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See detailCarotid blowout syndrome in patients with nasopharyngeal carcinoma: three cases
Detroux, Valentine; Goffart, Yves; Maris, Dana et al

in B-ENT (2019), 15

Carotid blowout syndrome (CBS) is a rare complication of radiation therapy for nasopharyngeal carcinoma (NPC), for which angiography is the gold standard for diagnosis and treatment. We report three NPC ... [more ▼]

Carotid blowout syndrome (CBS) is a rare complication of radiation therapy for nasopharyngeal carcinoma (NPC), for which angiography is the gold standard for diagnosis and treatment. We report three NPC cases treated with irradiation and complicated by bleeding from the internal carotid artery. The first case presented with multiple episodes of limited nosebleeding followed by massive bleeding. Bleeding was initially stopped by internal carotid artery embolisation. A few months later, meningitis related to skull base osteoradionecrosis occurred and the patient died from sceptic shock. The second case was admitted to the hospital with severe repetitive epistaxis and despite several attempts to manage the bleeding, the patient passed away. The third case presented with a massive epistaxis that resolved itself without any treatment. Spontaneous occlusion of the internal carotid artery occurred without any neurological defects. A nasopharyngeal muscle flap was constructed to prevent meningitis. CBS is a rare but life-threatening complication that requires emergency treatment. Re-irradiation and skull base radioosteonecrosis are strong predisposing factors. [less ▲]

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See detailResponsiveness of acoustic rhinometry to septorhinoplasty by comparison to rhinomanometry and subjective instruments.
ANSARI, Edward; ROGISTER, Florence ULiege; LEFEBVRE, Philippe ULiege et al

in Clinical otolaryngology : official journal of ENT-UK ; official journal of Netherlands Society for Oto-Rhino-Laryngology & Cervico-Facial Surgery (2019)

OBJECTIVES: Nose patency measures and instruments assessing subjective health are increasingly being used in rhinology. However, there is very little evidence of comparing existing methods' responsiveness ... [more ▼]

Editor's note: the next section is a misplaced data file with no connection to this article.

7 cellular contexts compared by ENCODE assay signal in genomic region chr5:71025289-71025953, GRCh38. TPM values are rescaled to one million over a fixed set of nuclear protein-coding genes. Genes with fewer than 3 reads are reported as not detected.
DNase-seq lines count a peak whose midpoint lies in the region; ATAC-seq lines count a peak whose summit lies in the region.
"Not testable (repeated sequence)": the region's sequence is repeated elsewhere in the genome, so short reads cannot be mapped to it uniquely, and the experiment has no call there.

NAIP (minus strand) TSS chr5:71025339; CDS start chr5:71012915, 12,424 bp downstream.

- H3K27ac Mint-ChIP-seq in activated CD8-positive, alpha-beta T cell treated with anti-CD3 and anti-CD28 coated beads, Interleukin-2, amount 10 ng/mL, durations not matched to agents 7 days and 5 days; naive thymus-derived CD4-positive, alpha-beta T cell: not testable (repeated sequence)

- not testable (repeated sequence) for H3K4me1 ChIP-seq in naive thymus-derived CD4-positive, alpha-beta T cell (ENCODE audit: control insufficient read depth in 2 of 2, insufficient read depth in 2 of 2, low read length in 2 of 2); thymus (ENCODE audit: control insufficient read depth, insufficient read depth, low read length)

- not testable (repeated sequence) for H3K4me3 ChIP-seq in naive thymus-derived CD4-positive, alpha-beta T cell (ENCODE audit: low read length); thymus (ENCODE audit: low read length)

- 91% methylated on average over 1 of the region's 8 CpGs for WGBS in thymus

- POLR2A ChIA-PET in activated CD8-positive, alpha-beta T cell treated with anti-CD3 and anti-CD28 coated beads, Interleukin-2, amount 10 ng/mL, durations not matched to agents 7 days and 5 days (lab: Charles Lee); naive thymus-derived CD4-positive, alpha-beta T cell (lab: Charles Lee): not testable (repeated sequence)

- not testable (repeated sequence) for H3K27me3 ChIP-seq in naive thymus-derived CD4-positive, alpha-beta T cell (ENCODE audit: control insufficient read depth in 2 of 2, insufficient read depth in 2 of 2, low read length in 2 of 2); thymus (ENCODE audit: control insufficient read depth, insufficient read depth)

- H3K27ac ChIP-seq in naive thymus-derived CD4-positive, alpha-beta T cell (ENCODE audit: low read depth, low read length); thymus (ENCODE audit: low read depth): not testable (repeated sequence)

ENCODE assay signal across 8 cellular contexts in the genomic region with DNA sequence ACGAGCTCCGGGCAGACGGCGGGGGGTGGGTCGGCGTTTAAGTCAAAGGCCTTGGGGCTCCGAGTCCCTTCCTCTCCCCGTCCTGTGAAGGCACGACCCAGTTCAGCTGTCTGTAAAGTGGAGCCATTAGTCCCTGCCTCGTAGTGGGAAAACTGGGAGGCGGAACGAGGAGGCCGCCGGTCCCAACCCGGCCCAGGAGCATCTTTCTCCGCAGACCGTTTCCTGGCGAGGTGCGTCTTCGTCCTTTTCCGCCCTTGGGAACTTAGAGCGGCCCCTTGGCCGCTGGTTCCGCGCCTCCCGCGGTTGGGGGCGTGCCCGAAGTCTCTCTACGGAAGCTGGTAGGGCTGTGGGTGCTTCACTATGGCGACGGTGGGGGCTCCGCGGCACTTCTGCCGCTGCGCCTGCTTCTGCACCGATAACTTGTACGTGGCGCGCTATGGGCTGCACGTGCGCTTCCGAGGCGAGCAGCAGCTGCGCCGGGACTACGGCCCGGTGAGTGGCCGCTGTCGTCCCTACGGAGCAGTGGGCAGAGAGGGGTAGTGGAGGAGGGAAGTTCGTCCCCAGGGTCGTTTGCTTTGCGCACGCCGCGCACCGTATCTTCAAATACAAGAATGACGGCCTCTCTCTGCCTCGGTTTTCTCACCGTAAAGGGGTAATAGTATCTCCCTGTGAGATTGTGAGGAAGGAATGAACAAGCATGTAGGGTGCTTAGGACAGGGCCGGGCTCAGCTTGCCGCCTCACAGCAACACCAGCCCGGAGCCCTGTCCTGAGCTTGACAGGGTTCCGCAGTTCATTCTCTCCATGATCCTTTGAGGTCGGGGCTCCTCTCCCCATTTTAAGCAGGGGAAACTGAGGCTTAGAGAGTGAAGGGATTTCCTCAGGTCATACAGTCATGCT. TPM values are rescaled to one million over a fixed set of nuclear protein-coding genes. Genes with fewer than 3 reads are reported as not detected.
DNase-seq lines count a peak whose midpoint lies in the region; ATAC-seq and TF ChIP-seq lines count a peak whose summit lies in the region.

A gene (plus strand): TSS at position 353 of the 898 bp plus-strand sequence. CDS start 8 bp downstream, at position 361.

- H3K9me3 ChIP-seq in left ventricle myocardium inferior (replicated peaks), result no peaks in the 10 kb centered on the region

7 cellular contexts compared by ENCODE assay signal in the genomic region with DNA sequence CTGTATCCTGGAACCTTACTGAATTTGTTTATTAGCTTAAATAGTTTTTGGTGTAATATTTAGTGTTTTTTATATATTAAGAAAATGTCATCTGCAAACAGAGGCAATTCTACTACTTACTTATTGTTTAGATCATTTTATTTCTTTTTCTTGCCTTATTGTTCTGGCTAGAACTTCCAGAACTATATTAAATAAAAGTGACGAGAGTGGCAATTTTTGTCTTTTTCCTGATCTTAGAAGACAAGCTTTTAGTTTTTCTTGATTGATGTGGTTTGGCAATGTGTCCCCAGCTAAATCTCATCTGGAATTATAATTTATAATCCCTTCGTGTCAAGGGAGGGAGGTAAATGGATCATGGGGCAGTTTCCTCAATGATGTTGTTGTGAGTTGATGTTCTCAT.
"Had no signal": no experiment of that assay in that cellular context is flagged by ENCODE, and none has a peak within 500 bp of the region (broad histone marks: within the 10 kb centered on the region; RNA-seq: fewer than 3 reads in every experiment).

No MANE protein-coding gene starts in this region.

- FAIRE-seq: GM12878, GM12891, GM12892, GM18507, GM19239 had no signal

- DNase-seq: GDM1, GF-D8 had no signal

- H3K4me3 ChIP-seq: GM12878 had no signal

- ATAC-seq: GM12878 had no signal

OBJECTIVES: Nose patency measures and instruments assessing subjective health are increasingly being used in rhinology. However, there is very little evidence of comparing existing methods' responsiveness to change. We evaluated the responsiveness of acoustic rhinometry to nasal valve surgery by comparison to rhinomanometry and patient-reported outcome instruments. DESIGN: Prospective case-control study Setting: Tertiary referral University Hospital Participants: Sixty consecutive patients with internal nasal valve dysfunction and 20 healthy volunteers as control group were enrolled. Prospectively collected data included acoustic rhinometry, rhinomanometry, NOSE scale, SNOT-23 questionnaire, visual analogue scale and demographics. MAIN OUTCOME MEASURES: Primary endpoint was the responsiveness of acoustic rhinometry to functionnal septorhinoplasty surgery at 3 months. Secondary endpoints were ability of acoustic rhinometry to reflect "known group" differences and correlation to subjective symptoms. RESULTS: Acoustic rhinometry was highly responsive to septorhinoplasty (p<0.0001) while anterior rhinomanometry was not (p=0.08). Based on the quartiles of the post-operative change in NOSE score, patients were classified as respectively non responders, mild, moderate and good responders to surgery. Logistic regression model showed that acoustic rhinometry was able to discriminate non responders to responders to surgery (p=0.019), while anterior rhinomanometry failed (p=0.611). Sensitivity and specificity of acoustic rhinometry were significantly higher (ROC area=0.76) than rhinomanometry (ROC area =0.48). Acoustic rhinometry was also superior than rhinomanometry to discriminate patients from control subjects, and agreed better with patients-based subjective questionnaires. CONCLUSIONS: Our study confirms and quantifies the responsiveness of acoustic rhinometry to nasal valve surgery, with a higher sensitivity and specificity than rhinomanometry. This article is protected by copyright. All rights reserved. [less ▲]